If the application you are targeting is powered by code which you can download the Git repository for. Then you can fingerprint version information using the specific commit dates of files. To do this you:

  1. Clone the git repository down
  2. Enumerate the files and folders in that repository to make a wordlist
  3. Attempt to download the files from your target site
  4. Any files which come down as 200 OK, check if the git repository has the exact same version (talking md5/sha1 identical) in its commit history.
  5. Display the list of matches along with the commit date.

The above algorithm is the basis of the technique. It is also true that the same algorithm will work for other version control systems (VCS). It is just that I have made the PoC work for Git with that being the most popular VCS at the moment.

Caveat; Files that this will work for are those which are not altered by the download process. PHP/JSP/ASPX etc will all alter to return HTML code instead of the committed file contents. Good candidates are ".js", ".txt", etc.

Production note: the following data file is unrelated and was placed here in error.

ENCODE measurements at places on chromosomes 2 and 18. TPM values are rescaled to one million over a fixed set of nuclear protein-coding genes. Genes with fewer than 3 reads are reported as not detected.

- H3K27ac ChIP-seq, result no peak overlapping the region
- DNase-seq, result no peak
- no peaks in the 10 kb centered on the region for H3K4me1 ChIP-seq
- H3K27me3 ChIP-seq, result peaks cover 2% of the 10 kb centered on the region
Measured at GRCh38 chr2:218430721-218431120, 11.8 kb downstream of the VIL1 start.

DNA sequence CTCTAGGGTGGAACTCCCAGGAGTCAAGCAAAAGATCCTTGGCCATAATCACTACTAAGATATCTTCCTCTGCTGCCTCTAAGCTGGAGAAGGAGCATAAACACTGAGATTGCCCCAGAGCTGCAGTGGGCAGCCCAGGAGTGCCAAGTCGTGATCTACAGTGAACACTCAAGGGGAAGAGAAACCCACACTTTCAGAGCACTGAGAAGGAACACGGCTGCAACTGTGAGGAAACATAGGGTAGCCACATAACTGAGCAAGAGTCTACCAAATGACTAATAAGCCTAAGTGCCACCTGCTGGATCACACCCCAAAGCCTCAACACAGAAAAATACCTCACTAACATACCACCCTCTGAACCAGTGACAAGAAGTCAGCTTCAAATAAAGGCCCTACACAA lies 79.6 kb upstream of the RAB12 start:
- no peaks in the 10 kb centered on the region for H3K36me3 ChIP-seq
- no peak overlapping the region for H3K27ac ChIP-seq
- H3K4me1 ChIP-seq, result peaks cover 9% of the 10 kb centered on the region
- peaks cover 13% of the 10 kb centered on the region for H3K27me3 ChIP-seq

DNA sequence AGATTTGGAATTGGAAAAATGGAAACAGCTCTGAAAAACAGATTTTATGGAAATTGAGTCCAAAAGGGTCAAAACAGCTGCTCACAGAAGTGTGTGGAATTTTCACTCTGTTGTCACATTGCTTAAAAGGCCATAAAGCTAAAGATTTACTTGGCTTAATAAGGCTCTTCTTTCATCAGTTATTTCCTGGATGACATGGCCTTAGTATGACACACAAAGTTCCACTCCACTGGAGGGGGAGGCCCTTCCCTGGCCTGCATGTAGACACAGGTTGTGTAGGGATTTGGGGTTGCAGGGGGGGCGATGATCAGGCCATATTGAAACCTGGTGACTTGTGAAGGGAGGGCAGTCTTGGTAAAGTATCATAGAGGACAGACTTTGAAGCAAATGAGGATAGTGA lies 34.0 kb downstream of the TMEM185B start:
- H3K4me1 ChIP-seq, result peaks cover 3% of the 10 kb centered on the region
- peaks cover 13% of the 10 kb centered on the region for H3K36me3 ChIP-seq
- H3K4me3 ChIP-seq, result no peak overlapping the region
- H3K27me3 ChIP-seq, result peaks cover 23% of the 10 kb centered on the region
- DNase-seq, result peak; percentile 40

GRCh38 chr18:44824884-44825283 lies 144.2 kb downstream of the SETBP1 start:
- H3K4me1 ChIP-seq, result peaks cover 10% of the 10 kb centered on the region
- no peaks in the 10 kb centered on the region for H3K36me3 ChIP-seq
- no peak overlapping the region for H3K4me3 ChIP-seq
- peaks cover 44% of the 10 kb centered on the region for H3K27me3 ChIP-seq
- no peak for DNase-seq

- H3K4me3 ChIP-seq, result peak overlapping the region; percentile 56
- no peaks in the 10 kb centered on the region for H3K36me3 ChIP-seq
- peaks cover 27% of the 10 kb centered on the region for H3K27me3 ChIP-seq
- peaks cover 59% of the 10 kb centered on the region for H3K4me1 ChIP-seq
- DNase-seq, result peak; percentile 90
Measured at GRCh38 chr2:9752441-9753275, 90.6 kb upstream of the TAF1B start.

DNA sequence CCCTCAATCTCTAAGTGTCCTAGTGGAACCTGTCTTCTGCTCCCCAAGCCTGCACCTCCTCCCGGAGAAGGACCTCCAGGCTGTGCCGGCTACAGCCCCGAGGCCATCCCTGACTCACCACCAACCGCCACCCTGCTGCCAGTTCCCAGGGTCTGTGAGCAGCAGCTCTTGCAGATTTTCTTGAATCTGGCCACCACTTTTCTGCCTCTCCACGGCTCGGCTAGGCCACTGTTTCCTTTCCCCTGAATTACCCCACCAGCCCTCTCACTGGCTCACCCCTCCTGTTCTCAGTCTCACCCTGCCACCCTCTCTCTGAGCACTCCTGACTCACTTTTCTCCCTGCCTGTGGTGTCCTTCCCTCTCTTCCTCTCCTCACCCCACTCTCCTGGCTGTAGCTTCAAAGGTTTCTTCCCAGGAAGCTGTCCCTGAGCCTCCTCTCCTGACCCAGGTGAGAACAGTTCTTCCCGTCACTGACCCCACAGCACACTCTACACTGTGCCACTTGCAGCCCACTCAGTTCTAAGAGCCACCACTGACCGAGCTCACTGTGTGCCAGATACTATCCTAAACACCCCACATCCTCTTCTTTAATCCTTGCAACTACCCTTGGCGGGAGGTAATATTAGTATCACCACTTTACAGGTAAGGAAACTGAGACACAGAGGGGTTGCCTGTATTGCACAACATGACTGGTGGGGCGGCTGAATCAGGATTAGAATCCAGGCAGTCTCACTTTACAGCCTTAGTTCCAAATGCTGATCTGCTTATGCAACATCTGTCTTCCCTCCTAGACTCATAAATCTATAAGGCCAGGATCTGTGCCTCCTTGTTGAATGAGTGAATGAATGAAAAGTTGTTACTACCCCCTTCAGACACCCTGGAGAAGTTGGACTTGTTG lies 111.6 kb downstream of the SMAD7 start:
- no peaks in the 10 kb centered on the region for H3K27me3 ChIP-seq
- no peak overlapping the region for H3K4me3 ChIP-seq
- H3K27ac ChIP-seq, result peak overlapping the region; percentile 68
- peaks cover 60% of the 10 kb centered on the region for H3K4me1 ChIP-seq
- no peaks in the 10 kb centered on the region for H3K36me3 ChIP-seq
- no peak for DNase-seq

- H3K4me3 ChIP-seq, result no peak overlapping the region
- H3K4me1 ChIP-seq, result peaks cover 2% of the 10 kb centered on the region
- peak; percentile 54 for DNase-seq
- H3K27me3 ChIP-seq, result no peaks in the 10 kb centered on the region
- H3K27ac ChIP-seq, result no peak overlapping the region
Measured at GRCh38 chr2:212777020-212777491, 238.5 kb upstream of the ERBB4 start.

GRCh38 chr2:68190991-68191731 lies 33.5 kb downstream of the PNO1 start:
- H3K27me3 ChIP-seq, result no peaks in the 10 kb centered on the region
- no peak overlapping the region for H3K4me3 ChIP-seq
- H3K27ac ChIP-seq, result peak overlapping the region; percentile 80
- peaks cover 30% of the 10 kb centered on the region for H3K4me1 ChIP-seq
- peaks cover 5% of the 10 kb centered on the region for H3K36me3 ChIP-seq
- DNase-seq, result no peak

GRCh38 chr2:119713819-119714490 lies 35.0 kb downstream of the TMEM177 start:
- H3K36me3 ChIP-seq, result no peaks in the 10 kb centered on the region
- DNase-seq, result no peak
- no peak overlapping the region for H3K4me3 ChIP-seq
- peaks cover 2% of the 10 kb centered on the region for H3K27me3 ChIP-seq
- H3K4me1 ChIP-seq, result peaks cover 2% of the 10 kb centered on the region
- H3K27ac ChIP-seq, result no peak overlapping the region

The technique is generic and will work without the need to maintain a database of regular expressions to detect minor differences in files. Pre-existing fingerprinting techniques rely on such databases to succeed.

Why version fingerprint at all?

As a professional pentester (or bug bounty ninja) you need to fingerprint the software versions in use by your target. Armed with an accurate version you can:

  • Confirm if the version is supported by the vendor - Unsupported software will not receive security updates and will become increasingly vulnerable to attack over time.
  • Check if it is the latest release - If it is supported but outdated then there is a deviation from best practice.
  • Enumerate known vulnerabilities - Using resources including the changelog of the vendor, or resources like cvedetails etc.